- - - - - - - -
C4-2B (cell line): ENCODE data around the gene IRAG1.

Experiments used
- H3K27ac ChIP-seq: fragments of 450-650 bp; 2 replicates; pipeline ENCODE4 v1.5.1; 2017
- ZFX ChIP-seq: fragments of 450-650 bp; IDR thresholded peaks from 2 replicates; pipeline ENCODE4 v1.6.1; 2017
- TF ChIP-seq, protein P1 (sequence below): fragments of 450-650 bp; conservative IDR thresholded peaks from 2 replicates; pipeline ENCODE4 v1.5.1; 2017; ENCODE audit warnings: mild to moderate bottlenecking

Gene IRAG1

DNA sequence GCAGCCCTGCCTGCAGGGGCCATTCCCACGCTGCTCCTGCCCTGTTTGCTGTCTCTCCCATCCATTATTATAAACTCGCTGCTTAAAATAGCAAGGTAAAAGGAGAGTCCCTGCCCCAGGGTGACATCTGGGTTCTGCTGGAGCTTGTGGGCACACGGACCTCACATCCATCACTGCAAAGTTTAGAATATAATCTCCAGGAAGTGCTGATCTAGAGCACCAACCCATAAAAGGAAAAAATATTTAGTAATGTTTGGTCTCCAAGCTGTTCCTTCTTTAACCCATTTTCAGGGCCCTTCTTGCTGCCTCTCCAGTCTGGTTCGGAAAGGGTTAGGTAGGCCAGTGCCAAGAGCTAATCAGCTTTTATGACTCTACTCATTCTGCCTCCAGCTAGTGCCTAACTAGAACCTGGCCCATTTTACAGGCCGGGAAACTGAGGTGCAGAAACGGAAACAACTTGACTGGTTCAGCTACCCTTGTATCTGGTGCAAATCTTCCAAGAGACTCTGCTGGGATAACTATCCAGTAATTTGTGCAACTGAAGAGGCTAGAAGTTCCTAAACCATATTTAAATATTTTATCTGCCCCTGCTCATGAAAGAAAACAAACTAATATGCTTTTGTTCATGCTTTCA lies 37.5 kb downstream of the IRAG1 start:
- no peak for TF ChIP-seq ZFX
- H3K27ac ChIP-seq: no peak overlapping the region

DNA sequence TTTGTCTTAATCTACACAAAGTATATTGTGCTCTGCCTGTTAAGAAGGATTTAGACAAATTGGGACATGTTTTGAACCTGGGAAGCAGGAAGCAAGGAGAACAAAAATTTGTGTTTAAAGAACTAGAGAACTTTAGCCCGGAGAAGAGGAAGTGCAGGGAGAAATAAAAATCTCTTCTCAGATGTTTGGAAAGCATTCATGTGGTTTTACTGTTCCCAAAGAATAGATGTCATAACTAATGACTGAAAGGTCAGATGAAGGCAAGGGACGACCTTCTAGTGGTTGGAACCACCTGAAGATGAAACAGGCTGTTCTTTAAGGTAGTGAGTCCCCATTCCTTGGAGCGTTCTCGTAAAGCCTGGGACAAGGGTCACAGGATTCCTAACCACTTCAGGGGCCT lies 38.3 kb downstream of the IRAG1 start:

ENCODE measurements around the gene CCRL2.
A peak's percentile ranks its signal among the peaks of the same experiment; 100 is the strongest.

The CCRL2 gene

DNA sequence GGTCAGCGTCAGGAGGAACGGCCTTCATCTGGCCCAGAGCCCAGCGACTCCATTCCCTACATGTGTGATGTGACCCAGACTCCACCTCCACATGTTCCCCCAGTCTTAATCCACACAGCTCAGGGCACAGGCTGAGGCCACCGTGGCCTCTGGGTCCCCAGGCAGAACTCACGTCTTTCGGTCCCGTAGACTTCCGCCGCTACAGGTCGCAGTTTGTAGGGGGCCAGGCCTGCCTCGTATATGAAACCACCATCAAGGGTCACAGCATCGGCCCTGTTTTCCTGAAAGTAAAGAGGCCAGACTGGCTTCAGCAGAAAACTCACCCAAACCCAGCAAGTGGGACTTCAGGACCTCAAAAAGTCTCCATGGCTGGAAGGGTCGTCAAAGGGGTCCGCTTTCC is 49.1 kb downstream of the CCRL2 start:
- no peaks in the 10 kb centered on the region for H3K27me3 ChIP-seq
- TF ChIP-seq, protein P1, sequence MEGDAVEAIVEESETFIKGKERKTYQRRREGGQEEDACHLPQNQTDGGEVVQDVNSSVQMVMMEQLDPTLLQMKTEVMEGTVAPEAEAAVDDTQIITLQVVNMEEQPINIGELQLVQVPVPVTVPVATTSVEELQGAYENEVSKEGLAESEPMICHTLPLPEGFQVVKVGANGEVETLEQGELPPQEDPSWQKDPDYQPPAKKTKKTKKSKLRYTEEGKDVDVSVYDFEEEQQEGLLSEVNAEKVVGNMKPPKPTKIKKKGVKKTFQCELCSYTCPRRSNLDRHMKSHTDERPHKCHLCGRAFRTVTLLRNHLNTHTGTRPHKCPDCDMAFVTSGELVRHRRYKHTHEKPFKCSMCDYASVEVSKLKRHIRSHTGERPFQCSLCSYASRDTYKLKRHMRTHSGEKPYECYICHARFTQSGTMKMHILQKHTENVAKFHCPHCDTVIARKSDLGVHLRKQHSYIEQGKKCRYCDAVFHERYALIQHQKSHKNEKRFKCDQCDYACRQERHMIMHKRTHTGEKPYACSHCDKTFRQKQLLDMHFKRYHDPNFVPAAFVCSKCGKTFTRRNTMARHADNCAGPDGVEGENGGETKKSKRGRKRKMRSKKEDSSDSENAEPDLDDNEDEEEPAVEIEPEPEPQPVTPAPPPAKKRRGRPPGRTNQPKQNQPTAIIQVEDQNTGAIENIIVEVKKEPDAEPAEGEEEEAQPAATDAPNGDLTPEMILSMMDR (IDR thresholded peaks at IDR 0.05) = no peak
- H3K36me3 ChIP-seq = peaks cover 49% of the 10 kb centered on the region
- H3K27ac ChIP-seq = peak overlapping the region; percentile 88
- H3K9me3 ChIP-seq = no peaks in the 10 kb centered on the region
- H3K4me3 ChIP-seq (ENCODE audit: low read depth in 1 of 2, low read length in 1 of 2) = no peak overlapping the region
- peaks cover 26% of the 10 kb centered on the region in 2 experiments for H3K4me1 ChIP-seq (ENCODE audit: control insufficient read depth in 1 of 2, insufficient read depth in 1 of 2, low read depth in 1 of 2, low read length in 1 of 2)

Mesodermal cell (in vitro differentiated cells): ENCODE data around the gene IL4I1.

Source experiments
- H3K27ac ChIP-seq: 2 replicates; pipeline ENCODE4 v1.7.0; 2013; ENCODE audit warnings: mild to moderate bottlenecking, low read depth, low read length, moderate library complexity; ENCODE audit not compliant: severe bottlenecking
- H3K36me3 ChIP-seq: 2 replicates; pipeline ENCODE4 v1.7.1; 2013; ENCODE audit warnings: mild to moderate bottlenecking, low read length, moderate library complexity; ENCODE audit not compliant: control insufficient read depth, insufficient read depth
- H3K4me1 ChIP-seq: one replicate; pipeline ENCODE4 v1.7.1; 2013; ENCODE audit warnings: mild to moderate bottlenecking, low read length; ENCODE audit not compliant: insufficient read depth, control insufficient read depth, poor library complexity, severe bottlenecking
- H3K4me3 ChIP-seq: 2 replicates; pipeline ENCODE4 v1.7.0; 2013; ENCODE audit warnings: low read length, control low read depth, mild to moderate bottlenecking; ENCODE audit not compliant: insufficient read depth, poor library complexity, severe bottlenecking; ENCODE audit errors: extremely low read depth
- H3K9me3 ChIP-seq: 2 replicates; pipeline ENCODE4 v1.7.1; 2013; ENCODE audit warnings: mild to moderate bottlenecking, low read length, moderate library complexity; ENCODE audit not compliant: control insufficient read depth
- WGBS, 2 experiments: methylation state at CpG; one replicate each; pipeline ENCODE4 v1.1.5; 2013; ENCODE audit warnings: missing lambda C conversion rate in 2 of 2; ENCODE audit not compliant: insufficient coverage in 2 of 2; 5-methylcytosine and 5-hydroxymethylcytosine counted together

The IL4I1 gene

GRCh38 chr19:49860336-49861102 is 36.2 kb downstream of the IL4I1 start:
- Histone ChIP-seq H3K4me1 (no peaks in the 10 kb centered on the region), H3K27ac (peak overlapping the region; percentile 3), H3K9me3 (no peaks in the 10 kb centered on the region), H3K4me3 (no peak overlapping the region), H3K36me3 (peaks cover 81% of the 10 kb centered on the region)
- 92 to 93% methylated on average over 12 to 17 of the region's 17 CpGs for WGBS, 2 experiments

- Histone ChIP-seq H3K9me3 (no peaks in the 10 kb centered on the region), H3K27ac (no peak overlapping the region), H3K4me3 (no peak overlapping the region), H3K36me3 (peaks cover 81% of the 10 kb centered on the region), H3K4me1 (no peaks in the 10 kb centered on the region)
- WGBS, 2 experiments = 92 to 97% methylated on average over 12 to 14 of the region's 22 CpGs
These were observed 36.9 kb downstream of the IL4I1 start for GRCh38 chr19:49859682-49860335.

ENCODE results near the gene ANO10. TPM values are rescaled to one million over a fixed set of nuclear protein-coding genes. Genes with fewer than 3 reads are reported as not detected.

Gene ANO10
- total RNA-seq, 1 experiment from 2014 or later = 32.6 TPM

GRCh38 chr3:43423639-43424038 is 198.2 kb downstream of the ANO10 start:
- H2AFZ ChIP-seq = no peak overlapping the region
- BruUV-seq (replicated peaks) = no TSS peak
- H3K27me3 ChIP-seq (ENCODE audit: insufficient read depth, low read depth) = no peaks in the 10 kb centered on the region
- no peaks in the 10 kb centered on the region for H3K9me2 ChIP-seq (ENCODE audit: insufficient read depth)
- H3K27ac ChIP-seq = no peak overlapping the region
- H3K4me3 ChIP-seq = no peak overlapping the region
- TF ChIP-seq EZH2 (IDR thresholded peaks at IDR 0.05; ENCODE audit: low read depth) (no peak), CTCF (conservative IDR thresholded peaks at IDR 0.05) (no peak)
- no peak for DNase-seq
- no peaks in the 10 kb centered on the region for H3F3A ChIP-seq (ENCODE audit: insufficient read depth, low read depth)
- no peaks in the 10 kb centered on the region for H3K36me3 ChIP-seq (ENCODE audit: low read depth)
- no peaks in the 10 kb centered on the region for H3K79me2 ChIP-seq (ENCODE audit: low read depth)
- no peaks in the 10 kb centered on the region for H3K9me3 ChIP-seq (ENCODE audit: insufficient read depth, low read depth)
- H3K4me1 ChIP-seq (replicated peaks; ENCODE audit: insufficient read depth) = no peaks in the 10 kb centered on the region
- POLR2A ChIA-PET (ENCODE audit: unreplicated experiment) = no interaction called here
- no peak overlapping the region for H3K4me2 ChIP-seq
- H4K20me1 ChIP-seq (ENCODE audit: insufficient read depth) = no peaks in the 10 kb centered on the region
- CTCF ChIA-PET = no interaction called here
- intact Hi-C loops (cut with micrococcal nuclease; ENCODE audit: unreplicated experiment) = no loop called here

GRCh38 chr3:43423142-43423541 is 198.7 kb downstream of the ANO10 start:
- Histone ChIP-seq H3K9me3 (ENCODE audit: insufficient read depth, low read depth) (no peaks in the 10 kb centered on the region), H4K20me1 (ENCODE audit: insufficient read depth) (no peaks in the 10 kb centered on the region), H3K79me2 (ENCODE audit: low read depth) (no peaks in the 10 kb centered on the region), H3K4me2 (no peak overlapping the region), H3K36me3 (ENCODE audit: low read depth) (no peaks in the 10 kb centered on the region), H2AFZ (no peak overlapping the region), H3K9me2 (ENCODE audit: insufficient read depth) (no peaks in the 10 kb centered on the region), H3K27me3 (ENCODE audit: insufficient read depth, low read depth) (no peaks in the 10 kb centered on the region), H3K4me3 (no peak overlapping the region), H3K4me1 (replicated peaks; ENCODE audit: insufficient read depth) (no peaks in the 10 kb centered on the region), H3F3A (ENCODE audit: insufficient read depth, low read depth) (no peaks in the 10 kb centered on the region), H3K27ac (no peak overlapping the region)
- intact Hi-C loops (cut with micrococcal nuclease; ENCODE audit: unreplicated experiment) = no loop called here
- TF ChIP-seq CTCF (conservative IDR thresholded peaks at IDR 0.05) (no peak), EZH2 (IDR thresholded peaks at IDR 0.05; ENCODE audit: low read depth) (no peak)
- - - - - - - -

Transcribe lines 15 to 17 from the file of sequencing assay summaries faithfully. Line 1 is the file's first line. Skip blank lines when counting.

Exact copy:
- no peaks in the 10 kb centered on the region for H3K27me3 ChIP-seq
- TF ChIP-seq, protein P1, sequence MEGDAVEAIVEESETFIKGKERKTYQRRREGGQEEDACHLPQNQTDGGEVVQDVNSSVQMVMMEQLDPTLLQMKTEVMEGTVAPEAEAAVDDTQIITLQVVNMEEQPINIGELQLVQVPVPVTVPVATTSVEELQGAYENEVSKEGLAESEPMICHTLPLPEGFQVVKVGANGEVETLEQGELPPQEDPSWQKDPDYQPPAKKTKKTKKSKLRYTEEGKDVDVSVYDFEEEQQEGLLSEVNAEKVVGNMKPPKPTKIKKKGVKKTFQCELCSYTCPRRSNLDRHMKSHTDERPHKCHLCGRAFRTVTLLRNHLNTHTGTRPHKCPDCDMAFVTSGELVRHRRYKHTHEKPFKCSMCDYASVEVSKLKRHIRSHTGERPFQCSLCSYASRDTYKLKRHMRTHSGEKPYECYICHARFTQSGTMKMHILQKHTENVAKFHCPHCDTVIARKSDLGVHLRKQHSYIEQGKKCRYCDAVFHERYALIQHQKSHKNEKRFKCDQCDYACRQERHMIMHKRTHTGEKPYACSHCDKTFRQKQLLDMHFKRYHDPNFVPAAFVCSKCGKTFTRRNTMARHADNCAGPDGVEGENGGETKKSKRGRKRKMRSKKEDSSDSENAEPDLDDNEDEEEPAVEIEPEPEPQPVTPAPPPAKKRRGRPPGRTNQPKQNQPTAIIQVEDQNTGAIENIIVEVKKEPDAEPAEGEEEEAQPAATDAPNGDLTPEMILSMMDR (IDR thresholded peaks at IDR 0.05) = no peak
- H3K36me3 ChIP-seq = peaks cover 49% of the 10 kb centered on the region